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1. The Art School, Ford Street, remembered by Liz Bayly
2. Schoolday memories of Pauline Bearcock
3. Little Park Street & Spon Street, by Mick Billings
4. Voyage on the Queen Mary with Cecilia Cargill
5. Schoolboy fun around town with Patrick Casey
6. Dunlop Rugby Union Club, by Lorraine Clarke
7. Pre-war memories of Norman Cohen
8. The Life of Riley, by Ron Critchlow
9. Wartime memories of Wyken, by Alan Edgson
10. War and Workplace memories of Mike Fitzpatrick
11. 1940s & 50s remembered, by Ken Giles
12. World War Two memories of James Hill
13. A selection of 1940s and 50s memories, by Rod Joyce
14. Pictures of a Coventry ancestry, by Lesleigh Kardolus
15. Innocence, by John Lane
16. A plane crash over Exhall, by John Lane
17. Post-War memories of Keith Longmore
18. Growing up in Willenhall, by Josie Lisowski-Love
19. The thoughts of a younger Coventrian, by Paul Martin
20. Growing up in Hillfields, by Jan Mayo
21. Winter before central-heating in Hillfields, by Jan Mayo
22. Viewing the Blitz from Birmingham, by Mavis Monk
23. Family memories of Eric Over
24. Early working days of Barry Page
25. Band life with Derick Parsons
26. Brian Porter, A Coventry Kid
27. Experiences of the Coventry Blitz, by Joan Powell
28. War-time memories of Brian Richards
29. War-time memories of Jeanne Richards
30. Coventry Remembered, by Andrew Ross
31. The Coventry outings of Brian Rowstron & family
32. Time Gentlemen Please! - Jo Shepherd's Family
33. The life experiences of Mike Spellacy
34. Humber Works photographs of Peter Thacker
35. Early Coventry memories of Lizzie Tomlinson
36. Post-war decades remembered, by Mike Tyzack
37. Fireman Frank Walduck, remembered by Peter Walduck
38. Early memories of Coventry, by Muriel Wells
39. Family memories of Burt West
 

Experiences of the Coventry Blitz, by Joan Powell

Looking back on the night of November 14th 1940, the bombing raid on Coventry, I'm thinking how lucky Ron and myself are to be here today. The sirens went before 7pm that evening, Ron was making his way from his lodgings to call for me. The air raid wardens told him to take cover, get off the street, but he carried on and got to my home. Little did we think we would be spending the night under the stairs.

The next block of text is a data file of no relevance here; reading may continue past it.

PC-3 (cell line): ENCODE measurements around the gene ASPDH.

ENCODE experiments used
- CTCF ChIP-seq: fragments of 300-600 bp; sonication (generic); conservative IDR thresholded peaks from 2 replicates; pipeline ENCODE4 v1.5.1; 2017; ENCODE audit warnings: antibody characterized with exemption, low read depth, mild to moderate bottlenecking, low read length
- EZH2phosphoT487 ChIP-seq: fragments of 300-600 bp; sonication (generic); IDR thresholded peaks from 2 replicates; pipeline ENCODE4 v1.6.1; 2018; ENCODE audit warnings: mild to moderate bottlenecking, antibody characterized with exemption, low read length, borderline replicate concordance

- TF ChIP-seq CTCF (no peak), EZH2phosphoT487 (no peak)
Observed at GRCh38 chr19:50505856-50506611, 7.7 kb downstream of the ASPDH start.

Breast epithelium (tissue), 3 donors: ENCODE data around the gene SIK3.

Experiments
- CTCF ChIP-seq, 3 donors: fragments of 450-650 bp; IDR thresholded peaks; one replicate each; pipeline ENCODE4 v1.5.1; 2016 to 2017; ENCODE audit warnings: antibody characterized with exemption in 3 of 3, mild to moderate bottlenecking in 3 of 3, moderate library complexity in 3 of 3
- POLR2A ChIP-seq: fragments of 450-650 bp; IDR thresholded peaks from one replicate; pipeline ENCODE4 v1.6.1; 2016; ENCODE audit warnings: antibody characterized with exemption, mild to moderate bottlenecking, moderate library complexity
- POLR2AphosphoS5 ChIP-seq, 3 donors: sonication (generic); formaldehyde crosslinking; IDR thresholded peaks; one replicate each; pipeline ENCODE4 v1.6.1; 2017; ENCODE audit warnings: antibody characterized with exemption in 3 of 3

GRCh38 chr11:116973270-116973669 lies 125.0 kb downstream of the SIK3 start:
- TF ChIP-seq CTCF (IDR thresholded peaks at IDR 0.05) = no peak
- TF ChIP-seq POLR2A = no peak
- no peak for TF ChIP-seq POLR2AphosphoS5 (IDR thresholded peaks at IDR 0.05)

We could hear the drone of the German planes and the bombs coming down, thinking we would be killed any moment. It went on till the all clear at 7am next morning. We all thought, "oh for a cup of tea!!", only to find out there was no electricity, gas or water.

No running water after the November raid
We take so much for granted now, but there was not even any running water after the November raid.... and if any was found, it certainly wasn't safe to drink, so had to be fetched from storage tanks brought in especially.

Most of Coventry's buildings all gone or damaged, the beautiful cathedral burnt out.

How wonderful the Salvation Army were handing out cups of tea to the weary firemen up the ladders, as the raid kept on hour after hour. The air raid wardens and Red Cross all risking their lives.

The morning after the raid we heard the news that where Ron lived they had a land mine come down, and it fetched four houses down and damaged the rest of the houses with the blast. It was lucky that Ron had been at my home that night, as the ceiling had come down on his bed, also the bath. When we went back to collect his clothes out of the chest of drawers to pack, the blast had sent cement and dust all through his clothing, they looked as if moths had eaten them. What strange things a blast can do.

I can remember about 4pm you could see people pushing prams with mattresses on them, making their way to the outskirts of Coventry, to the country - once there laying the mattresses down for the night so as to feel safe, as we had many bad raids.

The Ministry of Information van
In an attempt to alleviate some of the confusion in the aftermath of the raid, a Ministry of Information van was on hand to advise.

Ron was in the Home Guard. He used to come home from work at teatime, had to change into his uniform and do all night on duty - then get changed again to be in work for 7:30am.

A lovely dining room suite we had put away a few months earlier was in storage up the town. Of course it had been blown up. We went round to see houses to rent; there were such large bomb craters you could not get near the front doors, windows all blown out, just black material covering them.

When I look back and think of all the air raids we had to go through, we were lucky to be able to live to bring up three children into this world, and as the years have gone on we now have seven grandchildren, and seven great grandchildren, and last December we reached our Diamond Wedding.

I think someone must have been watching over us all these past years.

Images on this page taken from the 1942 Coventry Corporation publication "The City We Loved".


 
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